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By Noelle Buffam · December 12, 2011
The Musical: it’s a very distinct genre, beloved by Hollywood and the world in general. Though the golden age of the Hollywood musical is considered from 1930 through the 1960s, the genre still lives and thrives today. Musicals, of course, use music and lyrics as a tool. Whether it is to advance the plot, set the mood, or develop character relationships, music serves as a poignant and purposeful instrument of storytelling in this genre. Films like Across the Universe, Enchanted, and Mamma Mia! prove that musicals have a allure that crosses time and generations.
Musical film is a natural outgrowth of stage theatre. With the development of sound technology in film, the screen took on the musical. While there are many similar elements between stage and film musicals, the movie musical has now become synonymous with elaborate background scenery, lavish costumes, and varying exotic locations that stage musicals simply could not accommodate.
Because musicals rely on specific talents (dancing, singing, physical humor, etc.), this genre is more likely than others to center around a single star. Think of Gene Kelly, Fred Astaire, and Ginger Rogers… they are some of the most respected and celebrated movie stars of all time, and they made their names in musical films.
Below are the Top 10 Best Musicals. Whether they charmed us with romantic numbers, carried us away to mysterious worlds, or simply provided a little escape from reality, these films had a huge impact not only on the movie industry, but on contemporary culture as a whole.
10. An American in Paris (1951)
As one of the kings of the musical, Gene Kelly stars in the classicAn American in Paris. Interestingly, the film was inspired by the 1928 orchestral composition by George Gershwin. In the film, Jerry Mulligan (Gene Kelly) is an American World War II veteran living in Paris attempting to make a name for himself as a painter. Jerry is “discovered” by an heiress who seems to be more interested in Jerry than in his paintings. To complicate things, Jerry falls head over heels for Lise (Leslie Caron), a French woman who is engaged. The story is interwoven with dance numbers choreographed by Kelly and set to Gershwin’s music. Notable songs include, “I got Rythm”, “S’ Wonderful”, and “I’ll build a Stairway to Paradise”. The climax of the film is “The American in Paris Ballet”, a 16 minute dance routine featuring Kelly and Caron. Not only is it recognized as a grand production, but it is also just the kind of musical to showcase Kelly in his golden era of musicals.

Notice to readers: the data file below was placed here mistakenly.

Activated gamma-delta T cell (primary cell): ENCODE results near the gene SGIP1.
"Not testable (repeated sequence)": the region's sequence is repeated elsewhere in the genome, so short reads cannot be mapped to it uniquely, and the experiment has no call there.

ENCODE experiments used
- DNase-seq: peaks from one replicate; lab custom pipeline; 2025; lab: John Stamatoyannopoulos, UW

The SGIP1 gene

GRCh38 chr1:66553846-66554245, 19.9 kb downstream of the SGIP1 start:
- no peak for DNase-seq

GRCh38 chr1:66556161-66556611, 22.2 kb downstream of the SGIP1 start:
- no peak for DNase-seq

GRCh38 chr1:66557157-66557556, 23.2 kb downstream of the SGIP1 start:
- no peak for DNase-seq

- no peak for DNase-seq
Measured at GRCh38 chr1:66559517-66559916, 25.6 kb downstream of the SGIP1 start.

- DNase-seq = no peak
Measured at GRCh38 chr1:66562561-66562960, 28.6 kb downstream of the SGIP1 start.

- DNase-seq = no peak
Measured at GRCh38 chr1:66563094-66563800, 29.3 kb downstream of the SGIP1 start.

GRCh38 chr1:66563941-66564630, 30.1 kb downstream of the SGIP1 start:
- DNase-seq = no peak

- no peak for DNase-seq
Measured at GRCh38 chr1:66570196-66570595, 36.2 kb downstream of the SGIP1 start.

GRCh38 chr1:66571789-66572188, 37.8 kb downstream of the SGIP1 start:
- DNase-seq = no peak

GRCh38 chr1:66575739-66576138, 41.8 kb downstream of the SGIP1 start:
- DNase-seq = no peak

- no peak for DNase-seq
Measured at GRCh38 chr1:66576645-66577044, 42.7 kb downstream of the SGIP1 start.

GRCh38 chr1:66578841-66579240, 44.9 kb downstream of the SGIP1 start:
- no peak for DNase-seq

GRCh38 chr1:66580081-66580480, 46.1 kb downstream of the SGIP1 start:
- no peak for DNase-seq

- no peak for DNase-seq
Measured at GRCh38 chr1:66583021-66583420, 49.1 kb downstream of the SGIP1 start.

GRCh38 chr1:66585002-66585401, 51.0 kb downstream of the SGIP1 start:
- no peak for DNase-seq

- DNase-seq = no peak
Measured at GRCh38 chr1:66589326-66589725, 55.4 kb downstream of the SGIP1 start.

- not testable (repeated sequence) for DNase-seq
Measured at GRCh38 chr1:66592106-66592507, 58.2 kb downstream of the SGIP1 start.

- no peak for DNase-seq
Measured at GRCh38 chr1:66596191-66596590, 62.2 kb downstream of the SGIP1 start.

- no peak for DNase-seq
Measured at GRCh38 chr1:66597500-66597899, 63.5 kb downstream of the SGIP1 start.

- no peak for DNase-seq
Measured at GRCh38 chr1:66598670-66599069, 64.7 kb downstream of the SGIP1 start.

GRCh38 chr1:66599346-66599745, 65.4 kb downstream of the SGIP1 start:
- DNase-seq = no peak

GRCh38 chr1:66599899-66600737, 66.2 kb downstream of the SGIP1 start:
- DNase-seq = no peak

9. The Producers (1968)
It’s a hilarious satire about the business of Hollywood. The Producers, directed by Mel Brooks, tells the story of a theatrical producer named Max Bialystock (Zero Mostel). After a long run of misfortunes, Max relies on seducing rich old women to satisfy his financial needs. One day, a timid accountant named Leo Bloom (Gene Wilder) comes into Max’s life. The pair concoct a plan to make money… by producing a play that is a sure flop, the two can make a fortune. Thus, Max and Leo produce “Springtime for Hitler”. When it premiered, the film received mixed reviews.The New Yorker even called it “amateurishly crude”. However, over time the film has gained the kind of acclaim appropriate. Roger Ebert considers it one of the funniest films ever made. Ebert wrote years later that he once found himself riding in an elevator with Brooks and his wife. A woman got into the elevator and said, “'I have to tell you, Mr. Brooks, that your movie is vulgar.' Brooks smiled benevolently. 'Lady,' he said, 'it rose below vulgarity.'” Regardless of its reputation at the time, the film won two Academy Awards (Best Writing and Best Actor in a Supporting Role) and went on to live as one of the best comedy musicals of all time.
8. Cabaret (1972)
Unlike most musicals on this list, Cabaret is only loosely based on the Broadway musical of the same name. In the film, Sally Bowles (Liza Minnelli) is an American singer living in Berlin in the 1930s. Sally falls in love with Brian (Michael York), a reserved English academic writer who has moved in to her apartment building. Sally tries to seduce Brian, unsuccessfully. Brian reveals that he is bi-sexual, and the two are able to begin their friendship. However, things get complicated when Max (Helmut Griem) seduces both Sally and Brian. The film stands out with its fantastic cast performances and stylish musical numbers. The film was nominated for ten Academy Awards, winning a total of eight. While more nontraditional than the usual musical, Cabaret certainly has danced its way into history with sass and flare.
7. Meet Me in St. Louis (1944)
St. Louis: 1903. It’s the year before the St. Louis World’s Fair. The wealthy Smith family has fours daughters. One of the daughters, 17-year-old Esther (Judy Garland), has fallen in love with John (Tom Drake), the boy who has just moved next door who seems not to notice her at all. Just as things go well and the city is on the brink of welcoming the World’s Fair, Mr. Smith shocks the family. He reveals that he has been transferred to New York, which means the family must leave St. Louis and miss the fair. The four daughters learn important lessons about love and life as they reluctantly prepare for the move. When released, the film was noted for its use of Technicolor. Time is quoted saying that, “Now & then, too, the film gets well beyond the charm of mere tableau for short flights in the empyrean of genuine domestic poetry.” Meet me in St. Louis is filled with wonderful songs, beautiful images, and a sense of nostalgia only befitting of one of the greatest American musicals of all time.